Published on June 30th, 2014 | by gatsbyadmin0
Ten Gardening Tips to Maximize Your Harvest!!
The ideal season for growing your favorite foods comes but once a year! In some places, especially in Colorado, that ideal season can last much shorter than most of us would like it to. So, how can we make that season last and maximize our harvests? Here’s ten easy steps for getting the very most out of growing season and your summer harvest! Enjoy 🙂
1. Grow High-Value Crops.“Value” is subjective, though growing things that would be costly to buy makes good sense, provided the crops are well-suited to your climate. But value can also be about flavor, which may mean earmarking space for your favorite tomato varieties and fresh herbs first, and then considering how much money you could save by growing other crops at home.
2. Start Early, End Late. Use cloches, cold frames, tunnels and other season-stretching devices to move your spring salad season up by a month or more. In fall, use row covers to protect fall crops from frost and deer while extending the harvest season for a wide assortment of cold-tolerant greens and root crops.
3. Grow the “Shoulder Season” Fruits. You can usually pick and stash June-bearing strawberries and early raspberries in the freezer before your garden’s vegetables take over your kitchen. Raspberries that bear in the fall and late-ripening apples are also less likely to compete with summer-ripening vegetables for your food preservation time.
4. Emphasize What Grows Well for You. Crops that are easy to grow in one climate or soil type may be huge challenges in others, so aim to repeat your successes. For example, my carrots are seldom spectacular but my beets are robust, so I keep carrot plantings small and grow as many beets as my family can eat. When you find vegetables that excel in your garden, growing as much of them as your family can eat will take you a huge step closer to food self-sufficiency. And don’t overlook the wisdom of your gardening neighbors.
5. Grow Good Things to Drink. In addition to growing what you eat, try growing tasty beverages. Allow rampant apple mint to cover a hillside because it’s such a great tea plant, and rhubarb stalk tea makes a tart substitute for lemonade. Freeze or can the juices of berries and tree fruits, or make them into soda, hard cider or wine. These days, well-made apple, blueberry or strawberry wines start at $12 a bottle, so learning how to make your own can yield huge dividends.
6. Plant Perennials. Edible plants that come back year after year save planting time, and maintenance is usually limited to annual weeding, fertilizing and mulching. Asparagus and rhubarb thrive where winters are cold, sorrel is a terrific perennial salad green, Jerusalem artichokes and horseradish grow almost anywhere, and gardeners in climates with mild winters can grow bunching onions or even bamboo shoots as perennial garden crops.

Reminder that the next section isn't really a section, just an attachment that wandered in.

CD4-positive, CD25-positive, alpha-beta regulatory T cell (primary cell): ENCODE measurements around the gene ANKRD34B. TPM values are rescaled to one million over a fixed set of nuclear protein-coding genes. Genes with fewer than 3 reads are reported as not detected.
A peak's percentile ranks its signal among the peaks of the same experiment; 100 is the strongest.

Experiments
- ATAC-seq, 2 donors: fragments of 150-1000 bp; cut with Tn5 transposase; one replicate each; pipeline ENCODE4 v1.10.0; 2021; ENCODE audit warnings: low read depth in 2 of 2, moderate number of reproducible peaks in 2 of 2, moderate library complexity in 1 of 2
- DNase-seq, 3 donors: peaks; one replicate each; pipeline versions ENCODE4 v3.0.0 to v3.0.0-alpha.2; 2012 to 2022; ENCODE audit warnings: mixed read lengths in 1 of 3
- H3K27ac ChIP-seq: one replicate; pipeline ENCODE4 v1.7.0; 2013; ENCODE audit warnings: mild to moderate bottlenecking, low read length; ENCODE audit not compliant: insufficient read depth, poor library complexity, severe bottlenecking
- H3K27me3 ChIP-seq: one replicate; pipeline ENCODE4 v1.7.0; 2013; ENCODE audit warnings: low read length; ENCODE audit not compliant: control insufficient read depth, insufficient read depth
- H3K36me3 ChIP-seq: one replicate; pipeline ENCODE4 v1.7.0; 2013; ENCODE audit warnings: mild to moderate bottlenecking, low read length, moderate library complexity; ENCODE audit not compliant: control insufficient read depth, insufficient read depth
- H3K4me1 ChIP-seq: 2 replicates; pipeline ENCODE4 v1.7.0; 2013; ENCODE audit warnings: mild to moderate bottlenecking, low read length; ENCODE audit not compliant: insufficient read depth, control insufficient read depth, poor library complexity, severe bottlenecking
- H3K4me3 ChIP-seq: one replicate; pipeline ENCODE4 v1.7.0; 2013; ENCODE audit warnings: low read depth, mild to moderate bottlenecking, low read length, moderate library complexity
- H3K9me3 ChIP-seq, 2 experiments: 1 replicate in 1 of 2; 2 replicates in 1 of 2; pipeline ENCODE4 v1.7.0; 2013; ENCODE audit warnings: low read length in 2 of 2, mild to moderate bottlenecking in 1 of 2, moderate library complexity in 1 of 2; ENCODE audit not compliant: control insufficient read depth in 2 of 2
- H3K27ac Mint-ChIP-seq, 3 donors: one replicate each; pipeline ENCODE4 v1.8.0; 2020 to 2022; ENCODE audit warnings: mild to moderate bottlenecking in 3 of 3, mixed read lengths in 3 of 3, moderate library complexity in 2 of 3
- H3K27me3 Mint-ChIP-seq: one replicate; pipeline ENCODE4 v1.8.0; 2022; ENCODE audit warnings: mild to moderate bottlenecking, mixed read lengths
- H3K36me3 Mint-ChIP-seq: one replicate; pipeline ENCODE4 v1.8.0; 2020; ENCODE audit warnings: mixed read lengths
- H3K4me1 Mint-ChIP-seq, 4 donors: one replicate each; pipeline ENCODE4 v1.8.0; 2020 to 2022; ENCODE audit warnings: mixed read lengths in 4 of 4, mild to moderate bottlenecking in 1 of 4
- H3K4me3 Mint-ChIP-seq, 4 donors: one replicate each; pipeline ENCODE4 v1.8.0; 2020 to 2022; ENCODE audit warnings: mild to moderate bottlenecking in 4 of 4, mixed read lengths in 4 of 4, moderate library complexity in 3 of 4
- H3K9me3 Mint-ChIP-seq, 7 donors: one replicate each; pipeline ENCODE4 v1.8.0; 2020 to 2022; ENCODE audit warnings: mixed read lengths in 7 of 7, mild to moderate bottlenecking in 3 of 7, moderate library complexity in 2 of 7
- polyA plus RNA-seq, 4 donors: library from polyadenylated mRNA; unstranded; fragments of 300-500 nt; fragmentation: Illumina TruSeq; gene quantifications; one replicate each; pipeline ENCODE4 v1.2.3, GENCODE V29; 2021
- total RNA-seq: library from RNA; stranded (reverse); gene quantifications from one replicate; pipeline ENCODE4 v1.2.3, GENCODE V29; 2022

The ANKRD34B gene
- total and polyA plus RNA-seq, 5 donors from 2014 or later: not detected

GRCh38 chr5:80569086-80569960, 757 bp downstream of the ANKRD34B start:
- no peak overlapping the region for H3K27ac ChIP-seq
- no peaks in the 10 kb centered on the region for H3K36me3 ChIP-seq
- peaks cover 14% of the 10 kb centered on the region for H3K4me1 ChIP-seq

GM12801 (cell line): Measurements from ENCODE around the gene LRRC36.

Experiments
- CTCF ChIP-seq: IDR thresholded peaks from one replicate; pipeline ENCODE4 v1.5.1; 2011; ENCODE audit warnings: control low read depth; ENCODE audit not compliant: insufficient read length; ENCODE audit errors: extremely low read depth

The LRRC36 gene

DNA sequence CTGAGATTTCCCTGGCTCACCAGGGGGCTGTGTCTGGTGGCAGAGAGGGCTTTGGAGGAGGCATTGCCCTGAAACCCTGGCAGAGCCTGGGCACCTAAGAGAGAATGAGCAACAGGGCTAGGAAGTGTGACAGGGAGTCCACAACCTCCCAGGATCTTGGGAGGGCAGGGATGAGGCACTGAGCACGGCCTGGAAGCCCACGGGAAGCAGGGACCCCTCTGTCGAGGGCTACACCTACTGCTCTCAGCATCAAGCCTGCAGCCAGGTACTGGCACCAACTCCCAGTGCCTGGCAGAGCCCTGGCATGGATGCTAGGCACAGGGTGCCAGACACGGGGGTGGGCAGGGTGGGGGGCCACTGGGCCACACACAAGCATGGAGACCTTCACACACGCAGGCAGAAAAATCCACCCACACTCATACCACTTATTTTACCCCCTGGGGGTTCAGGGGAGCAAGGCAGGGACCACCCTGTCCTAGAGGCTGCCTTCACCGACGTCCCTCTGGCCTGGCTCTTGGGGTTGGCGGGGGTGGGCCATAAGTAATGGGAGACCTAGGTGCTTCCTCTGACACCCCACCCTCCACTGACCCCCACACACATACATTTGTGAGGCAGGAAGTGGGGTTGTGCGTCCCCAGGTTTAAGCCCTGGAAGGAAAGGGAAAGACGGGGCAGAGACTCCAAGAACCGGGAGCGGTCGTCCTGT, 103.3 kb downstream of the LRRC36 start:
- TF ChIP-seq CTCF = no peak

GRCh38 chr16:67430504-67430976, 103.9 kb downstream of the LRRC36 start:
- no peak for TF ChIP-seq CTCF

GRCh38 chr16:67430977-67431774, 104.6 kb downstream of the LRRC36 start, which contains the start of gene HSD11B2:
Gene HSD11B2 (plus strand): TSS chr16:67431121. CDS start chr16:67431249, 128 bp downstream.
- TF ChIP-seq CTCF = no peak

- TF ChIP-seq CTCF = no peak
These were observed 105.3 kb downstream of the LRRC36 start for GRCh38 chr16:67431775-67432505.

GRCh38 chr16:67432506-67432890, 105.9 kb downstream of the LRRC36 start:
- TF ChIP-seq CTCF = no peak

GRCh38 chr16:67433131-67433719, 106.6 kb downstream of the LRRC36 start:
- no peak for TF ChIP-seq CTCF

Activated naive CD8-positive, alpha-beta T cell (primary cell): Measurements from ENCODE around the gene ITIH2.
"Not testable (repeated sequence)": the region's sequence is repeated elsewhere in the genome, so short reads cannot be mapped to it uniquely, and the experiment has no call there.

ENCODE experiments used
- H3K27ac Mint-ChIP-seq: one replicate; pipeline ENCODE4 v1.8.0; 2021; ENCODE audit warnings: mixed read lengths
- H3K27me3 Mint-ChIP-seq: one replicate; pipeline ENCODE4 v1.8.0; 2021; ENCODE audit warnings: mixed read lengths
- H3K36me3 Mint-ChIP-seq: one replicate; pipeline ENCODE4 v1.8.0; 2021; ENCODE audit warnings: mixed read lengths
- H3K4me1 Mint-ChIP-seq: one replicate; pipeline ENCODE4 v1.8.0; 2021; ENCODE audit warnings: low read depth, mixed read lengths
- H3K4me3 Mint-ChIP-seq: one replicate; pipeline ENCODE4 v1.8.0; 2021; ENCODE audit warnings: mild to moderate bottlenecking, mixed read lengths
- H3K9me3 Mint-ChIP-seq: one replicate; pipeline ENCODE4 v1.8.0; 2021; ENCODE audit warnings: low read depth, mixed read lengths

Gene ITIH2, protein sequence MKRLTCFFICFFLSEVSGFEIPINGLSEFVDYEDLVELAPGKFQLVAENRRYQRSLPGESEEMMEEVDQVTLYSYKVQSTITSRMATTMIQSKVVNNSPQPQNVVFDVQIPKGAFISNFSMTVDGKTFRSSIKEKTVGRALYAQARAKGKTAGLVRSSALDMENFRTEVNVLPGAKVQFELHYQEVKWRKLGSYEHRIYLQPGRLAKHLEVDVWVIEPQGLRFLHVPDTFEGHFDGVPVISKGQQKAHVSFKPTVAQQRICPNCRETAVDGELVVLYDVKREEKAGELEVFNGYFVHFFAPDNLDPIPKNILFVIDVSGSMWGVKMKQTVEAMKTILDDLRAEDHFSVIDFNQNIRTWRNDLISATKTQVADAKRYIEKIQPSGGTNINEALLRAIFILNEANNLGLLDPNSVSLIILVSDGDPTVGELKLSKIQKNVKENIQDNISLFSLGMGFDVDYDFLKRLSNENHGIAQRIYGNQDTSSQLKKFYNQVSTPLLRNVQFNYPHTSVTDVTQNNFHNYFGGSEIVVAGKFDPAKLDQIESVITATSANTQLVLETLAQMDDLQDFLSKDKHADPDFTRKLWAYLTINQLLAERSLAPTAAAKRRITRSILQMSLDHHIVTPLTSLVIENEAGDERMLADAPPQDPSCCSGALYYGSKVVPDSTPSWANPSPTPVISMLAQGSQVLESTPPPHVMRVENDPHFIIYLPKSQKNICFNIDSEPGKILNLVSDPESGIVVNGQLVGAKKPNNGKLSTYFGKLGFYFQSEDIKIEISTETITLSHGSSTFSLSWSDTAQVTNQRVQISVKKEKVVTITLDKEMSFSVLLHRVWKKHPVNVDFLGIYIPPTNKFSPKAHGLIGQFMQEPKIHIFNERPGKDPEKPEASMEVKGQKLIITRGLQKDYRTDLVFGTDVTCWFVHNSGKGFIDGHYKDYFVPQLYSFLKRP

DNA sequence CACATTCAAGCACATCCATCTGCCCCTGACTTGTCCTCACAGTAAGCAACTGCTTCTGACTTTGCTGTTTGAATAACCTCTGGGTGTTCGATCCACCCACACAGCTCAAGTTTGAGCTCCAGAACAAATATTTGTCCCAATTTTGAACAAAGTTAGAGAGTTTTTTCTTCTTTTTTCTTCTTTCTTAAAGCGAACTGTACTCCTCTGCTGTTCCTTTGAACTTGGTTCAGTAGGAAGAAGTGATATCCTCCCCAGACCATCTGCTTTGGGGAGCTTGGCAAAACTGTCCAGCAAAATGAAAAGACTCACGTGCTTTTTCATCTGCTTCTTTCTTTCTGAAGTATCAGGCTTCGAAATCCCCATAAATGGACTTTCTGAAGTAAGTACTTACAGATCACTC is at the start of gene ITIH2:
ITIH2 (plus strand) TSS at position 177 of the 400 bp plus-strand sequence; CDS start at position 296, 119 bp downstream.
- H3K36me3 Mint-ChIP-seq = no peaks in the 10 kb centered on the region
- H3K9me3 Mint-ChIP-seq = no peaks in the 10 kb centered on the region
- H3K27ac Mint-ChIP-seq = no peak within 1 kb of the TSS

7. Choose High-Yielding Crops and Varieties. Few things are more disappointing than nurturing a tomato plant for three months only to harvest three fruits from it. Don’t let this happen to you! Network with local gardeners to find varieties known to grow well in your area, or see our list of the best regional varieties, and give them a try. Keep your mind open to classic, traditionally bred hybrids as well as superior open-pollinated varieties. With sweet peppers, for example, many gardeners need the disease resistance and fast maturation of hybrid varieties to make a good crop. The opposite is true with beans, lettuce, peas, winter squash and many other vegetables that don’t require hybridization to make them more productive.
8. Include Essential Kitchen Herbs. When we conducted our online mega-survey of the best garden crops, many gardeners told us about the rewards of growing culinary herbs such as basil, dill, mint and parsley, which are easy to grow yet pricey to buy.
9. Don’t Grow Too Much of One Thing. Last year, some friends who hadn’t gardened in a while proudly told me they had spent the weekend planting 50 tomato and pepper plants. Wow! At my house, 14 tomato plants and 10 peppers give the two of us a year’s supply of canned, dried and frozen goodies — plus extra to give away. Growing more would be a waste of time, space and precious soil resources. Unless you sell at a farmers market stand, aim to grow only as much as you can use.
10. Try Something New Every Year. Part of the fun of gardening is discovering new things, and few of us have ever grown many edible crops worth trialing in our gardens. Keep in mind that you’ll need to try cool-season crops in both spring and fall before deciding whether they are garden-worthy. Some crops (or even varieties) that are duds if grown in spring may amaze you with their exuberance if grown in fall.